HL Deb 28 June 1815 vol 31 cc0-1018
The Earl of Liverpool

then moved the order of the day for the consideration of the Prince Regent's Message respecting a vote of credit. The Message being read, his lordship observed, that this was the usual message at the close of a session, for placing an unappropriated sum at the disposal of Government to answer any exigencies that might arise in the course of public affairs. It could not be expected that at this moment he should enter into any detailed exposition of the state of public affairs. Upon this vote the subject was undoubtedly open to discussion; but he believed it would be generally felt not to be expedient to raise any such discussion at this time. This, however, would, he imagined, be universally admitted, that it was of great importance to enable Government to prosecute the contest with the utmost possible vigour, in order to secure that object which was the only proper and legitimate object of all our warlike exertions—a just and honourable peace. Deeming it improper, then, at this period, to enter into any details respecting the situation of public affairs, he should content himself with barely stating, that the sum to be taken in the vote of credit was six millions. He then moved an humble Address to the Prince Regent, thanking him for his gracious Message, and echoing the Message in the usual manner.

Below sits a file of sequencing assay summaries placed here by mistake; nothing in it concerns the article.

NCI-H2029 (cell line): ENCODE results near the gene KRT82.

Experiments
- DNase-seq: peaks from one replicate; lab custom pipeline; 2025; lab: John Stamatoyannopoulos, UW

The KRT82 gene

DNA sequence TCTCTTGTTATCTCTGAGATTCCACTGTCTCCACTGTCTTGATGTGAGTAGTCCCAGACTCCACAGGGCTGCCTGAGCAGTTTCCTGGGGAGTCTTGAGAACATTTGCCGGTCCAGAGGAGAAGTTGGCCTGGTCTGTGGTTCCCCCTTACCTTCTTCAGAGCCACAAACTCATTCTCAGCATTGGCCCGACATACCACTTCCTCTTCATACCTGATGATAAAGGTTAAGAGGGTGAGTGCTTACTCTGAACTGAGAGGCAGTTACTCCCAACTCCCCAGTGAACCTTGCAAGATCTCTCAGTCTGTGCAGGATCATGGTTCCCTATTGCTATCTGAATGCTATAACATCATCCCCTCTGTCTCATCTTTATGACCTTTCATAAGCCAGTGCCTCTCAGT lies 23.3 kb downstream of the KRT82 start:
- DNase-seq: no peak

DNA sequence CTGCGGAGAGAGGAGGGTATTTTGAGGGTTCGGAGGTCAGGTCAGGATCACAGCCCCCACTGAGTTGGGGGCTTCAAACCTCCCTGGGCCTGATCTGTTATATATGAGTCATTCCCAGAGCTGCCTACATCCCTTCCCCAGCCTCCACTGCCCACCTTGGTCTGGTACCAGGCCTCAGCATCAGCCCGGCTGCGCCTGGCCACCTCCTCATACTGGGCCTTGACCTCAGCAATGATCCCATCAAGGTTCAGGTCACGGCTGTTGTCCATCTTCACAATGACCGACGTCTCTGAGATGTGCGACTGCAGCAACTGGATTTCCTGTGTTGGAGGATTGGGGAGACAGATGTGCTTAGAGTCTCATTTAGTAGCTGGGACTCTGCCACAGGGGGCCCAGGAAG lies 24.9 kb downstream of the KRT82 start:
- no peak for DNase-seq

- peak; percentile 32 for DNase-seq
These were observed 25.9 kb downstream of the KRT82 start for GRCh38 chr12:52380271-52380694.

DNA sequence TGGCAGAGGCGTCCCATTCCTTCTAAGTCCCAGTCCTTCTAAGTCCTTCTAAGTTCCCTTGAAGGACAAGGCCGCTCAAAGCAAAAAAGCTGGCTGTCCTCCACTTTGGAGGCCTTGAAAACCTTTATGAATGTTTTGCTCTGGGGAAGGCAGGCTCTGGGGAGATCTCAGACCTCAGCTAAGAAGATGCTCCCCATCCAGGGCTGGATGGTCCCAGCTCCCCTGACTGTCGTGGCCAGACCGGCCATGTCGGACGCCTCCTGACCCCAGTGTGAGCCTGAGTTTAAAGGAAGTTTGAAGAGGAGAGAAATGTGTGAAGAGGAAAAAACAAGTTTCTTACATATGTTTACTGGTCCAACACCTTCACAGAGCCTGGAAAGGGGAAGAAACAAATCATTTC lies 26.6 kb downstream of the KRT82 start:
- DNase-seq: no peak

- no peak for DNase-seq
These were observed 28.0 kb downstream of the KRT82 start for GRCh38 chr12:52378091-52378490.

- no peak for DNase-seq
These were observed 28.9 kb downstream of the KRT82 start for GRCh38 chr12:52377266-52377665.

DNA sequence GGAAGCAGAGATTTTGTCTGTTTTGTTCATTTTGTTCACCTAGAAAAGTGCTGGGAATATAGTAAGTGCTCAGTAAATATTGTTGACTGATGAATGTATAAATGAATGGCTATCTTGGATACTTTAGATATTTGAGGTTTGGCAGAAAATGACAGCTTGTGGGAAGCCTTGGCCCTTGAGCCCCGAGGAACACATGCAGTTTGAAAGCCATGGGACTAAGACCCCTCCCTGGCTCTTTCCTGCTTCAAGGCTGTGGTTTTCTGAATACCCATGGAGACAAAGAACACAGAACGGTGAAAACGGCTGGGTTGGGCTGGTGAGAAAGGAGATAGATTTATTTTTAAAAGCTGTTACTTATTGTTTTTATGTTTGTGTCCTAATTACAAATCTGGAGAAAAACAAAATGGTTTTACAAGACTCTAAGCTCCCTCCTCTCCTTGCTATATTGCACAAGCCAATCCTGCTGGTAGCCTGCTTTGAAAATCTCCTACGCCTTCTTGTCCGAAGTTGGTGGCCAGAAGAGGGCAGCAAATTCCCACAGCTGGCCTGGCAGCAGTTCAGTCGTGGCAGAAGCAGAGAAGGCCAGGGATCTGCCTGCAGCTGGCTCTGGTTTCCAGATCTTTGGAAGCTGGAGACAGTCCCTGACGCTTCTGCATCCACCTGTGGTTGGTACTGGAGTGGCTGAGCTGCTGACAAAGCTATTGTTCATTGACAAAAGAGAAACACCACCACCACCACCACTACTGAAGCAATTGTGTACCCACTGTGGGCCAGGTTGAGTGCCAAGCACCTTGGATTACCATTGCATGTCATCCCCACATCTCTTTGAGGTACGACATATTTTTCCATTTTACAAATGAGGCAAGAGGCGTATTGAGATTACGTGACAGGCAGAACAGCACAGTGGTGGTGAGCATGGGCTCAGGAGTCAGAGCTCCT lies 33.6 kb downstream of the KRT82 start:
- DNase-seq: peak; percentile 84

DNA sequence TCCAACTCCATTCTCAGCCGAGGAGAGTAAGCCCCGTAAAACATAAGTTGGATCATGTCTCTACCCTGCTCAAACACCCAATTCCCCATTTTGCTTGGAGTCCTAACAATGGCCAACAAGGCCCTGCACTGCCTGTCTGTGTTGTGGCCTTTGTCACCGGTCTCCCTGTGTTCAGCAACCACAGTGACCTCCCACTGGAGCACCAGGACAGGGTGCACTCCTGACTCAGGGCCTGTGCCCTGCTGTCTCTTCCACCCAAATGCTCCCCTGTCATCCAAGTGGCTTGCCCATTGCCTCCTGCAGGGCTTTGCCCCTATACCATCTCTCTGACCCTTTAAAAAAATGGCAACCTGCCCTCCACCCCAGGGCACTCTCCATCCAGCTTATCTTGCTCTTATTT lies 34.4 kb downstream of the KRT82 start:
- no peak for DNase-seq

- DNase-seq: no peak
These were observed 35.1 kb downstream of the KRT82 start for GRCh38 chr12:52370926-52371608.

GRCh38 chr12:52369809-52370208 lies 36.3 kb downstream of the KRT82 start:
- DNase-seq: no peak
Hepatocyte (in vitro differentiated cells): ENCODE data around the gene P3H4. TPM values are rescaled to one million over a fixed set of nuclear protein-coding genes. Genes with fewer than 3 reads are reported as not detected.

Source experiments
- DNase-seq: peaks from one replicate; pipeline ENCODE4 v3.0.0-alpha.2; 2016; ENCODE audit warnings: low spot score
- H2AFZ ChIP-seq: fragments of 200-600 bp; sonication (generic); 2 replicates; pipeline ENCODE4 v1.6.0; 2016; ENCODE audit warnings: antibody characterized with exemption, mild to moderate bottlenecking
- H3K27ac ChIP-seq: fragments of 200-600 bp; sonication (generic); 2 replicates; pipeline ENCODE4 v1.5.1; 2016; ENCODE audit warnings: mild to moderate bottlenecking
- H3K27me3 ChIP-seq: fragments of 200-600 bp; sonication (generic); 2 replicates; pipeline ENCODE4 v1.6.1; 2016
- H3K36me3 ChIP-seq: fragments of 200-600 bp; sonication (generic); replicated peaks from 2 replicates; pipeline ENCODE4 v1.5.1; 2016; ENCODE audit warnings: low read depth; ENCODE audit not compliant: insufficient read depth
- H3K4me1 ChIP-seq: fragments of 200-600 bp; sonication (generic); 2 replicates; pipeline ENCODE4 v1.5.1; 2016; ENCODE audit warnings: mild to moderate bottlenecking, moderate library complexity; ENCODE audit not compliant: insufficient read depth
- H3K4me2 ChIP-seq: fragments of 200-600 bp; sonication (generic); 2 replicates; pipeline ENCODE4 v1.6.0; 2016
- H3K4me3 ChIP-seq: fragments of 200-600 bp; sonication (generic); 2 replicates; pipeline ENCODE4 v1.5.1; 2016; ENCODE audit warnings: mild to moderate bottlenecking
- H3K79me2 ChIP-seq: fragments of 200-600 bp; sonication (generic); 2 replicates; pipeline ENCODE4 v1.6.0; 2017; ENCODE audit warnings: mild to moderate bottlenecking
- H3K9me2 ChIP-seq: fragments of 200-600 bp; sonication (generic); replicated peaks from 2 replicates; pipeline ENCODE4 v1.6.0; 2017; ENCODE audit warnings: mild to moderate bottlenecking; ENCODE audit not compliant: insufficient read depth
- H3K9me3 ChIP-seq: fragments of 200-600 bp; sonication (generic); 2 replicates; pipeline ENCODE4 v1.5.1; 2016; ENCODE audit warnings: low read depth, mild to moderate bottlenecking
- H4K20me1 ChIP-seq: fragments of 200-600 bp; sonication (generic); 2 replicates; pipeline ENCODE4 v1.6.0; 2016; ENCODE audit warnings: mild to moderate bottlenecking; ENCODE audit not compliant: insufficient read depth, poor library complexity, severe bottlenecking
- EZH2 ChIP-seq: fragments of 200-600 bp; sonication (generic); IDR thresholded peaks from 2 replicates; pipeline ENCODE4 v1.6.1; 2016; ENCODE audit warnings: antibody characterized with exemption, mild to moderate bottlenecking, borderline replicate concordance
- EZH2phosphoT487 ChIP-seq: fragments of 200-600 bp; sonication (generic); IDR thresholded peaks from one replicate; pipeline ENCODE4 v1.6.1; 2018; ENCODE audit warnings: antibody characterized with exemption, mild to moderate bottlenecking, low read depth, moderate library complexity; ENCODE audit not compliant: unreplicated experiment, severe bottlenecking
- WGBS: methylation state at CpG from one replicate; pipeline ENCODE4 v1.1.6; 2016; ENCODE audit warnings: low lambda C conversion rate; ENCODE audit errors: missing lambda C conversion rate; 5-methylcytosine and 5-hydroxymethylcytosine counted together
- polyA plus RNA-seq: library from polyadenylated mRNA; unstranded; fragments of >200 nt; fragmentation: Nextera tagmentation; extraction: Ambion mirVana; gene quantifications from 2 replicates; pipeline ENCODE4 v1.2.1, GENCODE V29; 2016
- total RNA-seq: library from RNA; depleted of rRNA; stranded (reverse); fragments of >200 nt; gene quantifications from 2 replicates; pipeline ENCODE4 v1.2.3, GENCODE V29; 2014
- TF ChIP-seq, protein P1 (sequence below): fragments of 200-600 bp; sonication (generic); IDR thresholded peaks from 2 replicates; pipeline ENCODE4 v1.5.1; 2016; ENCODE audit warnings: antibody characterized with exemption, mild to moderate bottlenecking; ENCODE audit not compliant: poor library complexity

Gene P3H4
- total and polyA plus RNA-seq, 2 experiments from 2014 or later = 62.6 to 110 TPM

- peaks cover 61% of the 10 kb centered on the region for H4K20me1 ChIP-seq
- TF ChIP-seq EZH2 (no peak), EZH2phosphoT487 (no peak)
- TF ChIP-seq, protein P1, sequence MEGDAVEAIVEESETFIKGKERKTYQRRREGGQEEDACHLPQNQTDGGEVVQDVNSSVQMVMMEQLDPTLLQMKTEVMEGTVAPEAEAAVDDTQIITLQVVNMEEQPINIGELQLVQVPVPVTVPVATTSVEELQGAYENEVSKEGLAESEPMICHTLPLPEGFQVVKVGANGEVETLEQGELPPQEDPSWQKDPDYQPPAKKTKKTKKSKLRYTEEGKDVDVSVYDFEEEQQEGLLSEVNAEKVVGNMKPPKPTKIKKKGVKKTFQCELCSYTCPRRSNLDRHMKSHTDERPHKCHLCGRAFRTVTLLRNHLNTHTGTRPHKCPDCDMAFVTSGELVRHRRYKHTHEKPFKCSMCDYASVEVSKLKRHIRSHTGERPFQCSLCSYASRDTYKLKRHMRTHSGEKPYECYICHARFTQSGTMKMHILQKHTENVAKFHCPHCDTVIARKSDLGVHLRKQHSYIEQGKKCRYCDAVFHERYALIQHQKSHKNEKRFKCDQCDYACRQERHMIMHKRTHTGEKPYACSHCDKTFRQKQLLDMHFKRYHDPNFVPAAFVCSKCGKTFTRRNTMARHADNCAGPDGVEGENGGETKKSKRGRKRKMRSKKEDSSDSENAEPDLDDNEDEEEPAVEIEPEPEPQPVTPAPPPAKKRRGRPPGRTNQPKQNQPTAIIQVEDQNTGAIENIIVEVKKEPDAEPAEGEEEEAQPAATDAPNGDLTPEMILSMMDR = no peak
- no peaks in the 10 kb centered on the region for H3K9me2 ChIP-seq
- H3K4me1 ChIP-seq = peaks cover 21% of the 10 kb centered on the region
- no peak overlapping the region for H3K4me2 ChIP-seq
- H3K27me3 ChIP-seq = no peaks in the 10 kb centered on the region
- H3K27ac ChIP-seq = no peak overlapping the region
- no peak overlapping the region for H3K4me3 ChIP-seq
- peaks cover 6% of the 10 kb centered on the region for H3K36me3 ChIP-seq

Lord Grenville